MONTREAL - Algene Biotechnologies Corp., one of Canada's premier genomics research companies, has revealed a new genetic locus which is likely to harbor a gene associated with early-onset Alzheimer's disease.
Denis Gauvreau, president and CEO of Algene, said this locus, for which the statistical significance is compelling, has never been linked to this disease before.
He attributed the discovery to application of new versions of genetic analysis tools that Algene has developed and refined for gene mapping of individuals suffering from Alzheimer's disease.
The technology enables Algene to identify causal, susceptibility and protective genes in complex human disorders such as Alzheimer's, using powerful haplotype sharing and positional-cloning methods in founder populations.
Founder populations are ideal for sorting out the genetics of complex disorders because of their relative genetic homogeneity. The goal is to use founder population genetics to identify and characterize mutations that give rise to specific disease phenotypes.
“Our four-phase approach to gene discovery uses a combination of genetic and physical methods to zoom into the relevant genes by progressively eliminating large non-relevant regions of the genome, Gauvreau said.
Quebec's French Canadian population is one of the better-known founder population models that Algene uses in its research. This is because of the relative genetic homogeneity stemming from the group's uniquely French Catholic ancestry and its cultural isolation up until the 1950s.
This large population base of 6 million individuals arose through rapid expansion (large families) from relatively few founding families and is composed of several very large extended families. The geneological records of the population are intact and were recorded by parish officials.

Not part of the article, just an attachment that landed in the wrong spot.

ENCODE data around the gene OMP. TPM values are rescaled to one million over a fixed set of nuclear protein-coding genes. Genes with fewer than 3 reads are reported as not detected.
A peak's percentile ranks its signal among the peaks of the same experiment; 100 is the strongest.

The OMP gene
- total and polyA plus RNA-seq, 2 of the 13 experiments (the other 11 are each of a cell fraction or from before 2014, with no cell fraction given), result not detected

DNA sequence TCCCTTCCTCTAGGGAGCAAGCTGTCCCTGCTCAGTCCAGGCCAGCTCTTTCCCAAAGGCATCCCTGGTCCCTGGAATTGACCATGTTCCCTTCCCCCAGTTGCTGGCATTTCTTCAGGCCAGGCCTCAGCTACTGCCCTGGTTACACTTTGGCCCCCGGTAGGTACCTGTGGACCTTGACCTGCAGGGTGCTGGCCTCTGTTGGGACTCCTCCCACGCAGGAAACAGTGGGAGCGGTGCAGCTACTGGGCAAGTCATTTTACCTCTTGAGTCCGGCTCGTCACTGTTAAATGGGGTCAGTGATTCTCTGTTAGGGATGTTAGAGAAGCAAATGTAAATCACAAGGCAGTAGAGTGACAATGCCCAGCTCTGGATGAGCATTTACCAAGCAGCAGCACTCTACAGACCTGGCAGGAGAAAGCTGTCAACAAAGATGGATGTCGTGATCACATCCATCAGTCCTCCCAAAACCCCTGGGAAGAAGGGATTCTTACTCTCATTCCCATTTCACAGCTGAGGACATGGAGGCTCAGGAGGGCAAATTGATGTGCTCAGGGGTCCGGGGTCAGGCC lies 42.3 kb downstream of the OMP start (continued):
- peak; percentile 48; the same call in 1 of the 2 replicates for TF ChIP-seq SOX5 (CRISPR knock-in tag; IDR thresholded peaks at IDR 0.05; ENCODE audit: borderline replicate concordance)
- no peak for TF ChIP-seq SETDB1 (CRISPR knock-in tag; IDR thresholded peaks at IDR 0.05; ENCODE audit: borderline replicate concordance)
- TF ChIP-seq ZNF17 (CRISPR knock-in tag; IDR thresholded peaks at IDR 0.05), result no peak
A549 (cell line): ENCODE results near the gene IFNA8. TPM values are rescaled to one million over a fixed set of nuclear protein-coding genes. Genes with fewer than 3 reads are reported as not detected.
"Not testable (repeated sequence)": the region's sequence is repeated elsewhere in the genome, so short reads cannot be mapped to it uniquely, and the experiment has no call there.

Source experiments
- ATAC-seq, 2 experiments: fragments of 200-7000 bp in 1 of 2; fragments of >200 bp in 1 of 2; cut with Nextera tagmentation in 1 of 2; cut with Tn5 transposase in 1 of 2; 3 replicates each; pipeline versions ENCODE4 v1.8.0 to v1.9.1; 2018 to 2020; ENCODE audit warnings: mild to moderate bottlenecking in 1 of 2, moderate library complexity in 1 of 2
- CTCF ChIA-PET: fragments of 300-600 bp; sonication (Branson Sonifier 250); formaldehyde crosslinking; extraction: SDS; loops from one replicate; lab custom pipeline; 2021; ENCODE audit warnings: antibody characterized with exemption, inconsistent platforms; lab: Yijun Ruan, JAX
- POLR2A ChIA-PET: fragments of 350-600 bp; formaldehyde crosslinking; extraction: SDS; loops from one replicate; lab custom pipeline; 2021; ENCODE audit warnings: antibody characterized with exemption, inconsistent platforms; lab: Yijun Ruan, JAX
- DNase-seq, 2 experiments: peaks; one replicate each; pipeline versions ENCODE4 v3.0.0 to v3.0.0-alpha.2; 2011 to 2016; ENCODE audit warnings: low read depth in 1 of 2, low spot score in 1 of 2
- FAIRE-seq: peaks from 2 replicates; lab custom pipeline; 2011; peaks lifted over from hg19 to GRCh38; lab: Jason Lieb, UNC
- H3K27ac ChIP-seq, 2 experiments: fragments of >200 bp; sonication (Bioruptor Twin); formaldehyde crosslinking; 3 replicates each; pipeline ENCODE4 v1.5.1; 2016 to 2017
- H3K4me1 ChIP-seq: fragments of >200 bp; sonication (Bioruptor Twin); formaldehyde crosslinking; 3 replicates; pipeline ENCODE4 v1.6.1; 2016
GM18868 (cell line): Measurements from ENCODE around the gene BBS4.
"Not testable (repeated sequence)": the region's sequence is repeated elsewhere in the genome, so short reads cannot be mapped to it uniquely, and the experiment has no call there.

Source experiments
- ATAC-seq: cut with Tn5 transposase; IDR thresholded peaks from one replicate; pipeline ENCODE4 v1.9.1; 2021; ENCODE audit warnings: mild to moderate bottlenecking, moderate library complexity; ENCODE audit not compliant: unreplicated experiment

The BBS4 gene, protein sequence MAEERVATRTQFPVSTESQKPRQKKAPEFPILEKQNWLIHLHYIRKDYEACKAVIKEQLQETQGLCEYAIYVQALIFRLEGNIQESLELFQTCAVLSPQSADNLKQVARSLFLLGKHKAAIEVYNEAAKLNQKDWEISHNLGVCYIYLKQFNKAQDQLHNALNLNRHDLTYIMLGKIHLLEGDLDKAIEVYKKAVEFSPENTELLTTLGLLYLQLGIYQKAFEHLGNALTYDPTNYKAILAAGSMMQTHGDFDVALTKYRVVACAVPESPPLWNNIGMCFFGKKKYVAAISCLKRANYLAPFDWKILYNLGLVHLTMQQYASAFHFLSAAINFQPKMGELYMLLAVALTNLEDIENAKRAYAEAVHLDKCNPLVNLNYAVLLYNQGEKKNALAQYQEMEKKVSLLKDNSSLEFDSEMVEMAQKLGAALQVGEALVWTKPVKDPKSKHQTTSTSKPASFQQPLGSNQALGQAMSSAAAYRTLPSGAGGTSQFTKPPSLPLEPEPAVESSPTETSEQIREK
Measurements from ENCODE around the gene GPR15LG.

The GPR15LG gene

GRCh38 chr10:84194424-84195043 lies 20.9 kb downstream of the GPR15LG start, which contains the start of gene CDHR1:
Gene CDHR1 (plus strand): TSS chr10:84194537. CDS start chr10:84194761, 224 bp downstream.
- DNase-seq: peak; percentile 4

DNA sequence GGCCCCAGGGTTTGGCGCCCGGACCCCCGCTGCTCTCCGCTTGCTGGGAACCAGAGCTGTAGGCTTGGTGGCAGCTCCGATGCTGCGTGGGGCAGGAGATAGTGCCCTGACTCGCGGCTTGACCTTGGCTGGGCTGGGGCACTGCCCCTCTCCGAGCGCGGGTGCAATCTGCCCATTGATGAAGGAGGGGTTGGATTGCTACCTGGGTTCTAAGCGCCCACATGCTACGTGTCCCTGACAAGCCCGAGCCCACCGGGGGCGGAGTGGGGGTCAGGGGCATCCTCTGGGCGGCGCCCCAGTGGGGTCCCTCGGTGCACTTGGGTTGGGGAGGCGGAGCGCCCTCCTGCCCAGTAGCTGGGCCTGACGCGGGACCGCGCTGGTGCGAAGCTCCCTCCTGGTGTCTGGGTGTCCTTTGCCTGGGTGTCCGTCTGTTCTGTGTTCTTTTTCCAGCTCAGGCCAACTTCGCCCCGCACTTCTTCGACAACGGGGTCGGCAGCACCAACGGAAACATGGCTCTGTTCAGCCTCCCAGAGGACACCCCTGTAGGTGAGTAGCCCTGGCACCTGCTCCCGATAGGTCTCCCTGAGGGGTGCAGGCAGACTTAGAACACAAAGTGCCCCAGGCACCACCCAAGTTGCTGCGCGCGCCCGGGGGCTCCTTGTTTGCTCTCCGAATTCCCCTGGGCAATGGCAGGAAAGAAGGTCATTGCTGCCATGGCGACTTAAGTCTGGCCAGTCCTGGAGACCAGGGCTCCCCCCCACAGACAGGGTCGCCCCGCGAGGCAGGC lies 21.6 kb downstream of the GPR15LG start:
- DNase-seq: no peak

Linkage disequilibrium (LD) studies such as those traditionally performed within families can be effectively scaled up in founder populations. In relatively young founder populations, haplotype segments shared between individuals are still relatively large even after 12 generations. The large population base also ensures the number of meiotic steps between two “unrelated“ individuals is large enough for fine-mapping studies in a relatively homogenous genetic background.
In young founder populations, relatively large chromosomal segments are inherited through identity-by-descent (IBD). Algene's haplotype-sharing algorithms have been specifically developed to search for IBD sequences. “Hot“ loci are identified in a genome-wide screen. The assumption is that relatively large chromosomal segments still will be associated with disease in a young founder population.
Highly significant loci obtained in the genome-wide search are refined with genetic algorithms by saturating the region with known microsatellite markers.
While not revealing where the locus is at this time, the company said the gene associated with early-onset Alzheimer's disease is on a different chromosome from presenilin-1 and presenilin-2, the two genes identified as related to the early-onset form of this disorder.
Algene Expands Alzheimer's-Related Genes
Many cases of autosomal dominant inherited forms of early-onset Alzheimer's disease are thought to be caused by mutations in the genes encoding presenilin-1 (chromosome 14) and presenilin-2 (chromosome 1).
Presenilin-1 and presenilin-2 explain only 35 to 45 percent of cases suffering from this form of Alzheimer's disease; the locus identified by Algene may contain other elements that elucidate the causes of this disorder and its development. In addition, the study of early-onset Alzheimer's disease could shed additional light on the late-onset form of this same disorder, Gauvreau said.
In the genetic study of Alzheimer's disease, Algene's research is focused on both the early-onset and late-onset forms.
In October 1996, Algene disclosed the identification of five candidate loci obtained from an association-type analysis on a first selected sample of neuropathologically confirmed late-onset Alzheimer's cases. Physical mapping of these loci was undertaken and in June 1997, Algene reported identification - in two of these loci - of two candidate genes whose products are in a common biochemical pathway. Sequencing studies to identify disease-related polymorphisms currently are under way. *